Seventy-Six Years After

Thursday was the seventy-sixth anniversary of the Japanese bombing of Pearl Harbor. On the day following the attack, President Franklin Roosevelt called December 7, 1941 “a date which will live in infamy” and it does, even though public events marking the day are decreasing. That’s to be expected as the number of people with personal memories of the day gets a little smaller each year and other horrible events occupy the memories of following generations.

The town of New Richmond, Ohio, holds a Pearl Harbor Remembrance event each year on the Sunday preceding December 7. When it began, about thirty years ago, approximately twenty-five Pearl Harbor survivors attended from the surrounding area. For my first time there, in 2011, just three remained and only one, Joe Whitt, was healthy enough to be there. The others have since passed on while Joe, at 94, continues to attend the event and share his memories.

This year I also attended an event on the actual anniversary of the bombing. The VFW Post 7696 event at West Chester Township’s Brookside Cemetery was the only one that turned up in an online search. Things began with a recounting of key events surrounding the attack.

A Soldier’s Cross ceremony followed. A bayoneted rifle is thrust into the ground then “dog tags” are hung from it. Boots are then placed in front of the rifle and the cross completed with a helmet placed atop the rifle. The event concluded with a rifle volley and the playing of Taps.

This year’s Pearl Harbor Remem-brance Day was  a little bit different for me by virtue of having visited Pearl Harbor and the USS Arizona Memorial for the first time in the spring. The opening photo of the Arizona’s anchor is from that visit as are the three on the right. My journal for the visit is here..

The singing of a familiar medley of service songs was part of Sunday’s activities in New Richmond. As the songs associated with each of the five US military branches was performed, veterans of the branch stood. It seemed to me that close to half of the crowd stood at some point. Later, one of the speakers asked all WW II veterans to raise their hands. I counted three including Joe Whitt.

Competitive Cardboard

New Richmond did it again. On Saturday, folks from near and far were happily “Creating corrugated chaos on the Ohio” at the twenty-fifth Cardboard Boat Regatta. There weren’t quite as many entries as last year but I think last year’s field of 60+ was a record breaker. About five minutes of light rain fell an hour or so ahead of the start but it instantly forgotten and the skies stayed clear for all of the races. That does not mean that competitors stayed dry.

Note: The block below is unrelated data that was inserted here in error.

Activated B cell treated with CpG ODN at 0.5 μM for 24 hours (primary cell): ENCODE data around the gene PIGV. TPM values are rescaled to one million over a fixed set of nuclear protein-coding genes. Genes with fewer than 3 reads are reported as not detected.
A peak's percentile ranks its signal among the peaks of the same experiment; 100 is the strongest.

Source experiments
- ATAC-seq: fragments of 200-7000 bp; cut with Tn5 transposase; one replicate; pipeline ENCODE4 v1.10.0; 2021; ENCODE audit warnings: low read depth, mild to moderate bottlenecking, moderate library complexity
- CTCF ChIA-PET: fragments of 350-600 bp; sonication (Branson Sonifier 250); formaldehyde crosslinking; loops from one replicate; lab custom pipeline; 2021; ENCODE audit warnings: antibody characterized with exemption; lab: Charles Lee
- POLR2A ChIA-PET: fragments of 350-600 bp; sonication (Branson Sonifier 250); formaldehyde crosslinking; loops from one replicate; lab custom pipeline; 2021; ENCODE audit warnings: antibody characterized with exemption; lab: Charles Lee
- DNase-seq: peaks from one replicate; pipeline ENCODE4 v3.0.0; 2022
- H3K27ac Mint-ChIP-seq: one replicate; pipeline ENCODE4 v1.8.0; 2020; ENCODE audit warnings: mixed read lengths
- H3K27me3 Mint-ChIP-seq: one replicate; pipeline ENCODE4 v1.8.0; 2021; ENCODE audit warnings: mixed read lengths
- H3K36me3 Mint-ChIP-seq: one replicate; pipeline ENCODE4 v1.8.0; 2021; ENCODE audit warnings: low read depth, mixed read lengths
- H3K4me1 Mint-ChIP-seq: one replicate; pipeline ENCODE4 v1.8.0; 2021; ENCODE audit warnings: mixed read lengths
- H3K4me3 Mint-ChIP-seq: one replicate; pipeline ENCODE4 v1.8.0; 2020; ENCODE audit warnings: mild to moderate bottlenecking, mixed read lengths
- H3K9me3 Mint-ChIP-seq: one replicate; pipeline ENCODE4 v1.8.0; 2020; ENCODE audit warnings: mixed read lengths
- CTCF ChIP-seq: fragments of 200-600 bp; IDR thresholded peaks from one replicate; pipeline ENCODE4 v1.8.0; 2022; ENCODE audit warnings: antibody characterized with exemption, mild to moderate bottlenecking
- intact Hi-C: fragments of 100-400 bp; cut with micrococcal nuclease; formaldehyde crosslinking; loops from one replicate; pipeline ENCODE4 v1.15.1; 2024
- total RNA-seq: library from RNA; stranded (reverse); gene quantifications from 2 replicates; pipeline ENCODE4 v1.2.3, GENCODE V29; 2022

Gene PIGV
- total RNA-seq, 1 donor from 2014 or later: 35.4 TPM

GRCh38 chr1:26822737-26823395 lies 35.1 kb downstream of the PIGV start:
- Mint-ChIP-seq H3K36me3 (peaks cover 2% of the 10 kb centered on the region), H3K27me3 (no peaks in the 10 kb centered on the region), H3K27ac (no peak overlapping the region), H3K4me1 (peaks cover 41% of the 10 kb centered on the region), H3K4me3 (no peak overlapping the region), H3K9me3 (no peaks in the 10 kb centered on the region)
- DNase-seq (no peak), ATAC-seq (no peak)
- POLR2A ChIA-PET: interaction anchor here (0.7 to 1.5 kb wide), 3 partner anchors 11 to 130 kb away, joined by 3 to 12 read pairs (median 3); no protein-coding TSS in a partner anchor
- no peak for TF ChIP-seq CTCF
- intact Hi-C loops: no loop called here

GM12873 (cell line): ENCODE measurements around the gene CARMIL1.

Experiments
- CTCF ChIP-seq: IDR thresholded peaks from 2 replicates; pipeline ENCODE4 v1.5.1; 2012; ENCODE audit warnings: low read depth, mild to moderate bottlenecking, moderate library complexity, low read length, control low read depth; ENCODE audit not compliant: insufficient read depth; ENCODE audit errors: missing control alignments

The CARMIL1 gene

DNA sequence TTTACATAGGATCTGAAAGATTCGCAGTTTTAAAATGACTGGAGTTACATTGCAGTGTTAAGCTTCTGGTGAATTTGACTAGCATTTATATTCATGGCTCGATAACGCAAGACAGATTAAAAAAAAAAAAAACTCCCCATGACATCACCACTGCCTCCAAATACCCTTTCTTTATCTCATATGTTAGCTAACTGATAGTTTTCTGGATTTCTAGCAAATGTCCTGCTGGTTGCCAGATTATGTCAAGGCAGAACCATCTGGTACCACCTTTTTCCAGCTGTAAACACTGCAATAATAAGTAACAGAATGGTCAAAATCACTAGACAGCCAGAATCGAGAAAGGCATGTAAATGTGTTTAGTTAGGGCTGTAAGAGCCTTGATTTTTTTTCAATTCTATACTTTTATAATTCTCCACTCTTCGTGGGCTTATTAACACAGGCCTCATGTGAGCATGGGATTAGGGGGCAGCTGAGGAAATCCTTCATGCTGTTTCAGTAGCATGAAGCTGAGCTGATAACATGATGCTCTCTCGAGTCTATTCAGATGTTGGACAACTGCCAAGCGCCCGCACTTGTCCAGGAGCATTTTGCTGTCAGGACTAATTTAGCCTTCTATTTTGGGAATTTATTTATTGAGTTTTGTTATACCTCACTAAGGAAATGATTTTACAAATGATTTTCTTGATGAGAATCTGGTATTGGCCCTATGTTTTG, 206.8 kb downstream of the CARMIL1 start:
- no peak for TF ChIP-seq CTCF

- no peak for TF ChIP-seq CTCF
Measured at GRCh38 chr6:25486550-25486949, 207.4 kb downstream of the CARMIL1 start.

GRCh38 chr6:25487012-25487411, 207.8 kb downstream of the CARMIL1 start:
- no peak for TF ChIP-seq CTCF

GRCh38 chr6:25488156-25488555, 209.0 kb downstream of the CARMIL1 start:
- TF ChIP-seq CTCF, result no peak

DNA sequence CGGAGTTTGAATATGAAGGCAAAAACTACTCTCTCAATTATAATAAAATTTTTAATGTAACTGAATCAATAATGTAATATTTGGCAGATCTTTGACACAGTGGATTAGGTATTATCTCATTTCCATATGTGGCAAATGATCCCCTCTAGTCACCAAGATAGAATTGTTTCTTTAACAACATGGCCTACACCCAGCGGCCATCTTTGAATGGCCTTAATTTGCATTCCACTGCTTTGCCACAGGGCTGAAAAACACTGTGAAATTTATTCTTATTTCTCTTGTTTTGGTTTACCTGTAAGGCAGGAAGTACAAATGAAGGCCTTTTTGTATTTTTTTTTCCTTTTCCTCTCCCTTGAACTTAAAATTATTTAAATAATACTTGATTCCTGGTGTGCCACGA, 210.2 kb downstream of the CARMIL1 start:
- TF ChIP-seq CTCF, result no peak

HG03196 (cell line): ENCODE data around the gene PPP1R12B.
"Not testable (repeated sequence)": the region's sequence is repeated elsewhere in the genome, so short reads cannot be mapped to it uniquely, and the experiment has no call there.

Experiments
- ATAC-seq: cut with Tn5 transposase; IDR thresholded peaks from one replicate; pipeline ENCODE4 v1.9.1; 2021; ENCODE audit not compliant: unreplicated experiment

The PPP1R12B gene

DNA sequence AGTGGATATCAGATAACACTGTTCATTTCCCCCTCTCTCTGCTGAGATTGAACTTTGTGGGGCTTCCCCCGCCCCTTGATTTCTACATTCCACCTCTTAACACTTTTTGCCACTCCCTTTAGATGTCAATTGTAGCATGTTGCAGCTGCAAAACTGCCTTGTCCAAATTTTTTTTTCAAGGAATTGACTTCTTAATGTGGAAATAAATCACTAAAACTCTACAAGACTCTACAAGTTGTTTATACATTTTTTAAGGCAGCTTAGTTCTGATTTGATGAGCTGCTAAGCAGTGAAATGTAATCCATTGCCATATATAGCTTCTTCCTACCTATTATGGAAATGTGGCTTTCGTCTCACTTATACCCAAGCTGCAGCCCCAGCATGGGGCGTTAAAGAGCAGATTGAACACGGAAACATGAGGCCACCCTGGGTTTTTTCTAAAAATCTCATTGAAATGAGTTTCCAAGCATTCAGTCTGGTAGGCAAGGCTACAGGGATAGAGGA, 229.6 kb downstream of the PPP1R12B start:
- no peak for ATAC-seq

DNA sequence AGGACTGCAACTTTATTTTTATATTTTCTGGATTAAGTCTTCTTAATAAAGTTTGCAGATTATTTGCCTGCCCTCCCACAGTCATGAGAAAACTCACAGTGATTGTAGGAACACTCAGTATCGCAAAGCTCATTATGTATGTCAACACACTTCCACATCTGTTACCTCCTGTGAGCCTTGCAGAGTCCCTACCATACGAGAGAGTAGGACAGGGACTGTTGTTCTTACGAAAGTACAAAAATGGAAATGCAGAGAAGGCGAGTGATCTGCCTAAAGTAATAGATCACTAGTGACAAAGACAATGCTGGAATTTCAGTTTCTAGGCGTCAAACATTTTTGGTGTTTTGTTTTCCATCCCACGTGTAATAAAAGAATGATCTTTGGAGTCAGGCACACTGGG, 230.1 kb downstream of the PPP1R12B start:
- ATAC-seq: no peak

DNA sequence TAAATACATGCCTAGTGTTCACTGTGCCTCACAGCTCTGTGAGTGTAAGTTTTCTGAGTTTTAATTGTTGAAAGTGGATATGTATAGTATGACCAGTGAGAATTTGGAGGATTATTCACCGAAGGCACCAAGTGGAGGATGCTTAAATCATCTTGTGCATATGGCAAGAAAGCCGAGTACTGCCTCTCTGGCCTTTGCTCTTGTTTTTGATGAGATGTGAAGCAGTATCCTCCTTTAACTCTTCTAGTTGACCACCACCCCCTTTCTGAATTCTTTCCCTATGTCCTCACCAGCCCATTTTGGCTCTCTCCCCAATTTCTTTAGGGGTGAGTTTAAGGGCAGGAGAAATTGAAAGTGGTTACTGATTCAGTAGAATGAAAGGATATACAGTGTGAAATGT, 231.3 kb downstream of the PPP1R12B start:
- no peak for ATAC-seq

There were twelve heats for the various classes plus the free-for-all “Cardboard Cup” race. Not all of the races started with perfectly formed lines though many did. But cardboard craft clusters were just as likely to form from those perfect lines as from the less perfect ones.

Some of the racing was really serious but many, in fact most, of the competition seemed to involve more creativity than speed.

Construction materials — cardboard, tape, and paint only — remain the same but construction skills have improved considerably and there aren’t a lot of “dissolving” boats anymore. Crews can still end up in the water, however, and that’s when not losing your head is most important.

Posts on previous Cardboard Boat Regattas are here (2010), here (2011), here (2013), here (2015), and here (2016).

Let’s Race Some Cardboard

cbr24_00New Richmond’s 24th Annual Cardboard Board Regatta took place on Saturday. It would have made a great Sunday morning blog post but that slot was already taken by the Beatles concert anniversary (It Was Fifty Years Ago Today). I have done two posts on a single day before and it would have worked as a Sunday evening post but I just didn’t have the time to get it together. When I realized that wouldn’t be possible, I considered not doing any post at all but decided that photos of what the organizers describe as “corrugated chaos” deserve to be seen. With time available, a Monday evening post came together. I’ve posted previous regattas (tag = Cardboard Boat Regatta) so won’t say much about the event beyond reminding readers that all of these wonderful watercraft are made of nothing but cardboard, duct tape, paint, and creativity. More information can be found at the Cardboard Boat Museum website.

I won’t say much about the pictures, which I’m posting as a gallery, either. I will just draw attention to a couple of interest. Each year the pros at the museum build a boat that is raffled off as part of a turnkey race entry. Water Wars was this year’s raffle boat. The last photo shows the start of the race for the prestigious “Cardboard Cup”. Any boat that raced earlier and still survives may enter.